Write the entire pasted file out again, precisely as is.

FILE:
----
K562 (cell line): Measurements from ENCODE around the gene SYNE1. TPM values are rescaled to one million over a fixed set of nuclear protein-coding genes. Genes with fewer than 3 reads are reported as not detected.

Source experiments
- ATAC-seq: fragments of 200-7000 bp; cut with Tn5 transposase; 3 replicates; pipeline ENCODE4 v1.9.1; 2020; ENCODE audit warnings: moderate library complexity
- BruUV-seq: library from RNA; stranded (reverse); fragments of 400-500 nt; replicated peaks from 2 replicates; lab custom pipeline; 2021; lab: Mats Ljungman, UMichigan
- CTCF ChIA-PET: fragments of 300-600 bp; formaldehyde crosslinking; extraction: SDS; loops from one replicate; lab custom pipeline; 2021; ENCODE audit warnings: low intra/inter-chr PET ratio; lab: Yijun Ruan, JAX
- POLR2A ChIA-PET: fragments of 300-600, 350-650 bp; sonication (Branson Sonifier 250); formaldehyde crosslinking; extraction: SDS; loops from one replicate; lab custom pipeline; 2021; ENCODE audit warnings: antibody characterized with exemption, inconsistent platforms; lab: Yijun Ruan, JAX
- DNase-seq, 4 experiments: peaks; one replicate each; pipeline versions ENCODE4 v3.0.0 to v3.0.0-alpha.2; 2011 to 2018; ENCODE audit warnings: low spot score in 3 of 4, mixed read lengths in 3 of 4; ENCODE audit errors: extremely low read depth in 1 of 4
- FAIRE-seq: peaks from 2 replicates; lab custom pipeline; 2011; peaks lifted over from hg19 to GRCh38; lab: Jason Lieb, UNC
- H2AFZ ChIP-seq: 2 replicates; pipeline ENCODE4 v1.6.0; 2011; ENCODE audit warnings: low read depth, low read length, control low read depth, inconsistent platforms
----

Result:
K562 (cell line): Measurements from ENCODE around the gene SYNE1. TPM values are rescaled to one million over a fixed set of nuclear protein-coding genes. Genes with fewer than 3 reads are reported as not detected.

Source experiments
- ATAC-seq: fragments of 200-7000 bp; cut with Tn5 transposase; 3 replicates; pipeline ENCODE4 v1.9.1; 2020; ENCODE audit warnings: moderate library complexity
- BruUV-seq: library from RNA; stranded (reverse); fragments of 400-500 nt; replicated peaks from 2 replicates; lab custom pipeline; 2021; lab: Mats Ljungman, UMichigan
- CTCF ChIA-PET: fragments of 300-600 bp; formaldehyde crosslinking; extraction: SDS; loops from one replicate; lab custom pipeline; 2021; ENCODE audit warnings: low intra/inter-chr PET ratio; lab: Yijun Ruan, JAX
- POLR2A ChIA-PET: fragments of 300-600, 350-650 bp; sonication (Branson Sonifier 250); formaldehyde crosslinking; extraction: SDS; loops from one replicate; lab custom pipeline; 2021; ENCODE audit warnings: antibody characterized with exemption, inconsistent platforms; lab: Yijun Ruan, JAX
- DNase-seq, 4 experiments: peaks; one replicate each; pipeline versions ENCODE4 v3.0.0 to v3.0.0-alpha.2; 2011 to 2018; ENCODE audit warnings: low spot score in 3 of 4, mixed read lengths in 3 of 4; ENCODE audit errors: extremely low read depth in 1 of 4
- FAIRE-seq: peaks from 2 replicates; lab custom pipeline; 2011; peaks lifted over from hg19 to GRCh38; lab: Jason Lieb, UNC
- H2AFZ ChIP-seq: 2 replicates; pipeline ENCODE4 v1.6.0; 2011; ENCODE audit warnings: low read depth, low read length, control low read depth, inconsistent platforms